What’s different about Vega’s Performance Protein (in addition to it being plant- rather than whey-based and being gluten and soy free) is the inclusion of recovery enhancing BCAA’s (branched chain amino acids; 5 500 mg) and glutamine (5 000 mg per serving).

While I already include glutamine in my post-workout recovery plan, this is the first time I’ve tried BCAA’s. Surprisingly, the delayed onset muscle soreness (DOMs) that I usually experience the day following a heavy leg workout was greatly reduced. Coincidence? I think not!

While I like the idea of a recovery accelerator, and I’m sure it played a part in the enhanced recovery I experienced, I found it a pain to have to wait another hour after taking it before drinking my protein shake. For me, it would be easier to have those products combined; I’m usually with a client or teaching a class an hour after my workout and am unable to eat or drink then. I’m wondering if it’s possible to mix up both in the same drink (providing of course, one chooses complementary flavors; Tropical + Chocolate anyone?).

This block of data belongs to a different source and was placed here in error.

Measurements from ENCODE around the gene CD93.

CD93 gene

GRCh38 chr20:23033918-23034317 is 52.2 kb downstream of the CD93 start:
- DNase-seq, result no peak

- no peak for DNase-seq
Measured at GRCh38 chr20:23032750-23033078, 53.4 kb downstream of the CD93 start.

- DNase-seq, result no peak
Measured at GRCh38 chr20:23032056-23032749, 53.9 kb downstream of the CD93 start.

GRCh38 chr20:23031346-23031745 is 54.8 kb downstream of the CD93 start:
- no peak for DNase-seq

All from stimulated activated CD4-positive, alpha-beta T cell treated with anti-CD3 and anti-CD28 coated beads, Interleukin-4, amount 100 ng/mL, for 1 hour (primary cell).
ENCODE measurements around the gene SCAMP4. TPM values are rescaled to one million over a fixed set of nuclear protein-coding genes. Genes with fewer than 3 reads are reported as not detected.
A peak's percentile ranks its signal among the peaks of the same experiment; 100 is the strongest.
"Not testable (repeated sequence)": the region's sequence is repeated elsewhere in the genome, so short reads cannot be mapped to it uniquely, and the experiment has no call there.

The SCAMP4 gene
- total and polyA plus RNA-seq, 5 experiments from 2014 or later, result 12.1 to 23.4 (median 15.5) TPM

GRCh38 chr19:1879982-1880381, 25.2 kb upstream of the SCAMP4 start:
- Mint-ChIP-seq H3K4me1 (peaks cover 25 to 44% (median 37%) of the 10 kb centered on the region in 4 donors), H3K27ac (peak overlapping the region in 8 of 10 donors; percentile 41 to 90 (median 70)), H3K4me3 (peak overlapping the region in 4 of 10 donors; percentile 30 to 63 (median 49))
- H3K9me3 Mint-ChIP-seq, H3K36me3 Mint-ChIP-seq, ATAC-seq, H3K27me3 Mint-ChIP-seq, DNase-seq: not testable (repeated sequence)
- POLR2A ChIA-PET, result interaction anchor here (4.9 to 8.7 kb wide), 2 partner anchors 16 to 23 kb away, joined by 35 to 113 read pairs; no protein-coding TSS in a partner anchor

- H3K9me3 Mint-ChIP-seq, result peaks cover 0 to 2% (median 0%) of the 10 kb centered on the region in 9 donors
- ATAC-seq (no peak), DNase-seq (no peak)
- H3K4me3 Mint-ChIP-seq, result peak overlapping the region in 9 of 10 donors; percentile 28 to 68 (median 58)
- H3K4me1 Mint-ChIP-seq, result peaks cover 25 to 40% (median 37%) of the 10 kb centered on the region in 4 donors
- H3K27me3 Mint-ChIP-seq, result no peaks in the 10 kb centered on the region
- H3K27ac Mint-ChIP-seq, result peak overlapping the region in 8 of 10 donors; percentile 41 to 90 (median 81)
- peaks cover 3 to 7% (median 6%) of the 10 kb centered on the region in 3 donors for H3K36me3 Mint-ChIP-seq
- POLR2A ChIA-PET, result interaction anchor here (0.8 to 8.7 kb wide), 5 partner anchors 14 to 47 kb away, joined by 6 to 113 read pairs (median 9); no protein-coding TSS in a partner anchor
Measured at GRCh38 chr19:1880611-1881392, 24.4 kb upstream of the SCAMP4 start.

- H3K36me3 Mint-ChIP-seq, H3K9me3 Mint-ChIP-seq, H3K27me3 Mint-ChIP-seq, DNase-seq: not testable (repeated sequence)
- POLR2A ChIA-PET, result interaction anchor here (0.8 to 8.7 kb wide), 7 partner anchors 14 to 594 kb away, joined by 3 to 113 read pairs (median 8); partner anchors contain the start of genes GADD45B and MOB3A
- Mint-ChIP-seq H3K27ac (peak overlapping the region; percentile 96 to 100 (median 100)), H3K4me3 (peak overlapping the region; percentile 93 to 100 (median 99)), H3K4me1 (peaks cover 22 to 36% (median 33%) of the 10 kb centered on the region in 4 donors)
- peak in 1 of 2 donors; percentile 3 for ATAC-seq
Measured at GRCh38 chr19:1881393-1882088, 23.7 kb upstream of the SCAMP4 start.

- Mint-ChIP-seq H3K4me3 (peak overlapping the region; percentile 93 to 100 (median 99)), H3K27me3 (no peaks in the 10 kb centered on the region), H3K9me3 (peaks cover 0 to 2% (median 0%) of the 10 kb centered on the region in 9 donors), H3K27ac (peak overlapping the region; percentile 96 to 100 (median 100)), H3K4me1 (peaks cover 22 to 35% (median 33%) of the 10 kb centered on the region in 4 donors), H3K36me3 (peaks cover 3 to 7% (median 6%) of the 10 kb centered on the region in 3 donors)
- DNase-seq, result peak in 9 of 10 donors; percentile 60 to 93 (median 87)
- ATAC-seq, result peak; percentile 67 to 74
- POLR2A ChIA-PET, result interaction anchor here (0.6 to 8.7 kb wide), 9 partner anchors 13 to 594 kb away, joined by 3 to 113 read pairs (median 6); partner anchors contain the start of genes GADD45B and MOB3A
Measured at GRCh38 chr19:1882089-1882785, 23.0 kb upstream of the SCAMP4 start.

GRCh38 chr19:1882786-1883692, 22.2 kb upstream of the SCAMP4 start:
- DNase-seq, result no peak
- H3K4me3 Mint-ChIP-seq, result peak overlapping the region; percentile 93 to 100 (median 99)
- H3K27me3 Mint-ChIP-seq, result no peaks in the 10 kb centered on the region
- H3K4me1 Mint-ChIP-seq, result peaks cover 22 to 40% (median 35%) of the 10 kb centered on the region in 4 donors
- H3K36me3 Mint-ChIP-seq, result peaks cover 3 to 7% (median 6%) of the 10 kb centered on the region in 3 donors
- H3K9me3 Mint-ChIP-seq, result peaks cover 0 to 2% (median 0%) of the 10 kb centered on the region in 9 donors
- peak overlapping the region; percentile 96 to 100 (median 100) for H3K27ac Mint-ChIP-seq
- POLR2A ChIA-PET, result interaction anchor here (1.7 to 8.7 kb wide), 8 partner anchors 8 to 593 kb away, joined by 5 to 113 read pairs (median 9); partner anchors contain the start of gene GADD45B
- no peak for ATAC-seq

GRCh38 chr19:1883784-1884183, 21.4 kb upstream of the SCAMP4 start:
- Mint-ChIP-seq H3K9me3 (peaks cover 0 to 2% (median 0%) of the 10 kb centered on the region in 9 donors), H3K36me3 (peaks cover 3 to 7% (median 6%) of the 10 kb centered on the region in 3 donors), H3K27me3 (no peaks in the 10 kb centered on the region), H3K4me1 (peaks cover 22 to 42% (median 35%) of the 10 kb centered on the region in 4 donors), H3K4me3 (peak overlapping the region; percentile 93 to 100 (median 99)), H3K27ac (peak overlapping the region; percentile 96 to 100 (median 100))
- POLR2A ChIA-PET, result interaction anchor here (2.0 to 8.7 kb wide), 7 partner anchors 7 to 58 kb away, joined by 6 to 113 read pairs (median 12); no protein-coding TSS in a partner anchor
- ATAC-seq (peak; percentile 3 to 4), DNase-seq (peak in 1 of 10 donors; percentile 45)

If you only try one product from this line, it’s got to be the Recovery Protein Bars. Both flavors (Chocolate Coconut and Chocolate SaviSeed) were out of this world! I felt like I was having a ‘cheat’ meal. Probably because they were sweetened with sugar (which I’m not supposed to be eating anymore 🙂 ) and had calorie-counts in the low 200’s. For long distance runners or cyclists, those extra calories are unlikely to be a problem and the 15 g of protein and 30 g of carbs a great way to recover from a long workout.

I didn’t try the gel or electrolyte replenishers. Frankly, I’m not an endurance athlete and didn’t see them as necessary for me. I’ll be passing them on to the husband of a client who’s training for an Ironman (and is already a big fan of Vega Sport!).

Do you currently take sports nutrition supplements?

Have you ever tried any of Vega Sport’s products?

Disclaimer: Vega Sport generously provided me with samples of their sport performance system. All comments and opinions expressed in this review are mine alone.